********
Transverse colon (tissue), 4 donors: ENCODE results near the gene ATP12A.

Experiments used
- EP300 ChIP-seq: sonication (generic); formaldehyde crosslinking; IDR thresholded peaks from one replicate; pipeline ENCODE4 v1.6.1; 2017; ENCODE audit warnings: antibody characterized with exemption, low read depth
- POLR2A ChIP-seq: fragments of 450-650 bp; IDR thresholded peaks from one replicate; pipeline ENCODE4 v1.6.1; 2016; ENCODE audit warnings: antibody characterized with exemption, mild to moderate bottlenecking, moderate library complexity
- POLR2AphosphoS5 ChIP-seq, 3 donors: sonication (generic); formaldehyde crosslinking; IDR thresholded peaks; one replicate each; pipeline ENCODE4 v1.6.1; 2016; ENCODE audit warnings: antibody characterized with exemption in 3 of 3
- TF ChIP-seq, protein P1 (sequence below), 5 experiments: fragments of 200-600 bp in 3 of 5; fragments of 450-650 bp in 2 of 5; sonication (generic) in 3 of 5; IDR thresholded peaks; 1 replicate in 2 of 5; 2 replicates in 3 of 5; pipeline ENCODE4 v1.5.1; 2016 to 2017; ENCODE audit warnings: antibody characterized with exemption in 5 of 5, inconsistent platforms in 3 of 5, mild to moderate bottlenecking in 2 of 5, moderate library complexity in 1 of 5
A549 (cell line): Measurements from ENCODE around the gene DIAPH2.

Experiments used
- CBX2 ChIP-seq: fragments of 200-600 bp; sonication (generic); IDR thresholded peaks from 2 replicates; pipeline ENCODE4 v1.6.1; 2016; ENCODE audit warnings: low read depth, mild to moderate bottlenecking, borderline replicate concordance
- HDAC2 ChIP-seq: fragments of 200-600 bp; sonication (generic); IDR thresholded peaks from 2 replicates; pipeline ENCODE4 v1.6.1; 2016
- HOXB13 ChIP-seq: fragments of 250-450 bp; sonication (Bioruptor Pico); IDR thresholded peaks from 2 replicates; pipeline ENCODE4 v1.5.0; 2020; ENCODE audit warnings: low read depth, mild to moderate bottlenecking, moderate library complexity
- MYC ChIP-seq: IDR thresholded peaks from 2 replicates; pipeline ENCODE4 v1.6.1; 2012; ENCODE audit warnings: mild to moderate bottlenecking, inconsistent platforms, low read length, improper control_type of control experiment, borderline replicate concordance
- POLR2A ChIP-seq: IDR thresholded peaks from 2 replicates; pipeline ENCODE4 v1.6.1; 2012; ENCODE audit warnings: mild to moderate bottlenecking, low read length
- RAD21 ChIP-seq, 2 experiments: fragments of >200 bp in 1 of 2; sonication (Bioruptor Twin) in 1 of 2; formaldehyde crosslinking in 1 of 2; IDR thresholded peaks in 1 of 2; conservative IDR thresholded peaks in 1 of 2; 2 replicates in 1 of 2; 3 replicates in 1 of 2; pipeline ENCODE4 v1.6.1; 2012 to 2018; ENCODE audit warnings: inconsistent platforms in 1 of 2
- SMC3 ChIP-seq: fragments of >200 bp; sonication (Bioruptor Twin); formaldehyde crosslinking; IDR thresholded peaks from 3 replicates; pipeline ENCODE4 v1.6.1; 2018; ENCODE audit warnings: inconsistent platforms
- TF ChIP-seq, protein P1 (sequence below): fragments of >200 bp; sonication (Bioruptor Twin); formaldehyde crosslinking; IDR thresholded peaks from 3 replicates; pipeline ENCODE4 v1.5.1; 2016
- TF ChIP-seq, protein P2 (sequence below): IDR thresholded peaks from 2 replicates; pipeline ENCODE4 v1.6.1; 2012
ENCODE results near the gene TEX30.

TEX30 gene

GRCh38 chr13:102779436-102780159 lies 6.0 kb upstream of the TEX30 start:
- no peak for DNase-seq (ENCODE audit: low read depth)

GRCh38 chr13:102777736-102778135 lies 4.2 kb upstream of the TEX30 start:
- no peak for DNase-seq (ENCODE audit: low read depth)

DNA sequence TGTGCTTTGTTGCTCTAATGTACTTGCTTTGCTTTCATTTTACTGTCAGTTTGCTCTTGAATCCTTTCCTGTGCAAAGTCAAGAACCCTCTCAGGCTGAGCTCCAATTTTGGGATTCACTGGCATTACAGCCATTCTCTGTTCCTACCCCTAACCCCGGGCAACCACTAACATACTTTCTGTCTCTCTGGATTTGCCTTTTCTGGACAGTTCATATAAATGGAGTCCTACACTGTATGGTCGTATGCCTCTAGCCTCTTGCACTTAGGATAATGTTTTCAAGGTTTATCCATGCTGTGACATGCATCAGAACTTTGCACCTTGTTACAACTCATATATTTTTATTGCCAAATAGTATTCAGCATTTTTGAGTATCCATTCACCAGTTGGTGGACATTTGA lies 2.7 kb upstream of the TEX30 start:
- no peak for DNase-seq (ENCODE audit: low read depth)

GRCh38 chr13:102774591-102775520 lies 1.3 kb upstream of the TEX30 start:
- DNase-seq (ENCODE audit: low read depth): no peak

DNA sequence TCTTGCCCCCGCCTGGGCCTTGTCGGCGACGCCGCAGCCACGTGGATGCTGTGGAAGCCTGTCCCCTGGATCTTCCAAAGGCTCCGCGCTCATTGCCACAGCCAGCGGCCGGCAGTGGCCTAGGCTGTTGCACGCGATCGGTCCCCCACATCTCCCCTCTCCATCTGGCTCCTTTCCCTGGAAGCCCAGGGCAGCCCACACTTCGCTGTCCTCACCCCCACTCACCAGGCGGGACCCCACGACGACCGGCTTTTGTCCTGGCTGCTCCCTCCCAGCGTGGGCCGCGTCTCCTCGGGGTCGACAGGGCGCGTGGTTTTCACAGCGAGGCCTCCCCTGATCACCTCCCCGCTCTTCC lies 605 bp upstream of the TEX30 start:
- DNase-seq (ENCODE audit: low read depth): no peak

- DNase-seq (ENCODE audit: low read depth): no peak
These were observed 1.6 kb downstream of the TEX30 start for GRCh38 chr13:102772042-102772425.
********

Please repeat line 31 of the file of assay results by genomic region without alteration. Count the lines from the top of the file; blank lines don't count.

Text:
These were observed 1.6 kb downstream of the TEX30 start for GRCh38 chr13:102772042-102772425.